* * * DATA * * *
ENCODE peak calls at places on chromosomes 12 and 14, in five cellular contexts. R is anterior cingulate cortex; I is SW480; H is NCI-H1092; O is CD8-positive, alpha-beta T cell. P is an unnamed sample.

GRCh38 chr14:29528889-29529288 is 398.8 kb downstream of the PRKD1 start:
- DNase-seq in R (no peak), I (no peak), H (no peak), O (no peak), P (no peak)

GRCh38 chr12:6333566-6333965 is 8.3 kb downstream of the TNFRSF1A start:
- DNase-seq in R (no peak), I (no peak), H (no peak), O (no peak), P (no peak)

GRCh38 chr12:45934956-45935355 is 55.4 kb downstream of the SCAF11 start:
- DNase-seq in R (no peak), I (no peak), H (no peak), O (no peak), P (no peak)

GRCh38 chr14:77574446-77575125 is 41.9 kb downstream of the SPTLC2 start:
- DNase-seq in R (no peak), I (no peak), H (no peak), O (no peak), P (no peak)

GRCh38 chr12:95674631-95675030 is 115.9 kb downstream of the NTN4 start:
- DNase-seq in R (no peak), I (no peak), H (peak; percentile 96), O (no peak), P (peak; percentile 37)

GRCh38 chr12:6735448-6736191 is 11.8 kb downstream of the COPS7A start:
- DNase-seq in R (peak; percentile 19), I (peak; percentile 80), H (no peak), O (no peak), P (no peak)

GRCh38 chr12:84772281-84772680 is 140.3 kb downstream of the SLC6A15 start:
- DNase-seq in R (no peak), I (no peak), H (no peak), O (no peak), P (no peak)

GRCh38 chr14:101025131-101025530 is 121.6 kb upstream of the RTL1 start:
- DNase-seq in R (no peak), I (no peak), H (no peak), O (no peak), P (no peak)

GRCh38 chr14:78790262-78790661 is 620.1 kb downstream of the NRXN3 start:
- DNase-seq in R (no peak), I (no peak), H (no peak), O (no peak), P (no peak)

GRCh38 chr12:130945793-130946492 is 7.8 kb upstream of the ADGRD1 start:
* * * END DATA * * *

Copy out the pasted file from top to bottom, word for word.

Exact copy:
ENCODE peak calls at places on chromosomes 12 and 14, in five cellular contexts. R is anterior cingulate cortex; I is SW480; H is NCI-H1092; O is CD8-positive, alpha-beta T cell. P is an unnamed sample.

GRCh38 chr14:29528889-29529288 is 398.8 kb downstream of the PRKD1 start:
- DNase-seq in R (no peak), I (no peak), H (no peak), O (no peak), P (no peak)

GRCh38 chr12:6333566-6333965 is 8.3 kb downstream of the TNFRSF1A start:
- DNase-seq in R (no peak), I (no peak), H (no peak), O (no peak), P (no peak)

GRCh38 chr12:45934956-45935355 is 55.4 kb downstream of the SCAF11 start:
- DNase-seq in R (no peak), I (no peak), H (no peak), O (no peak), P (no peak)

GRCh38 chr14:77574446-77575125 is 41.9 kb downstream of the SPTLC2 start:
- DNase-seq in R (no peak), I (no peak), H (no peak), O (no peak), P (no peak)

GRCh38 chr12:95674631-95675030 is 115.9 kb downstream of the NTN4 start:
- DNase-seq in R (no peak), I (no peak), H (peak; percentile 96), O (no peak), P (peak; percentile 37)

GRCh38 chr12:6735448-6736191 is 11.8 kb downstream of the COPS7A start:
- DNase-seq in R (peak; percentile 19), I (peak; percentile 80), H (no peak), O (no peak), P (no peak)

GRCh38 chr12:84772281-84772680 is 140.3 kb downstream of the SLC6A15 start:
- DNase-seq in R (no peak), I (no peak), H (no peak), O (no peak), P (no peak)

GRCh38 chr14:101025131-101025530 is 121.6 kb upstream of the RTL1 start:
- DNase-seq in R (no peak), I (no peak), H (no peak), O (no peak), P (no peak)

GRCh38 chr14:78790262-78790661 is 620.1 kb downstream of the NRXN3 start:
- DNase-seq in R (no peak), I (no peak), H (no peak), O (no peak), P (no peak)

GRCh38 chr12:130945793-130946492 is 7.8 kb upstream of the ADGRD1 start: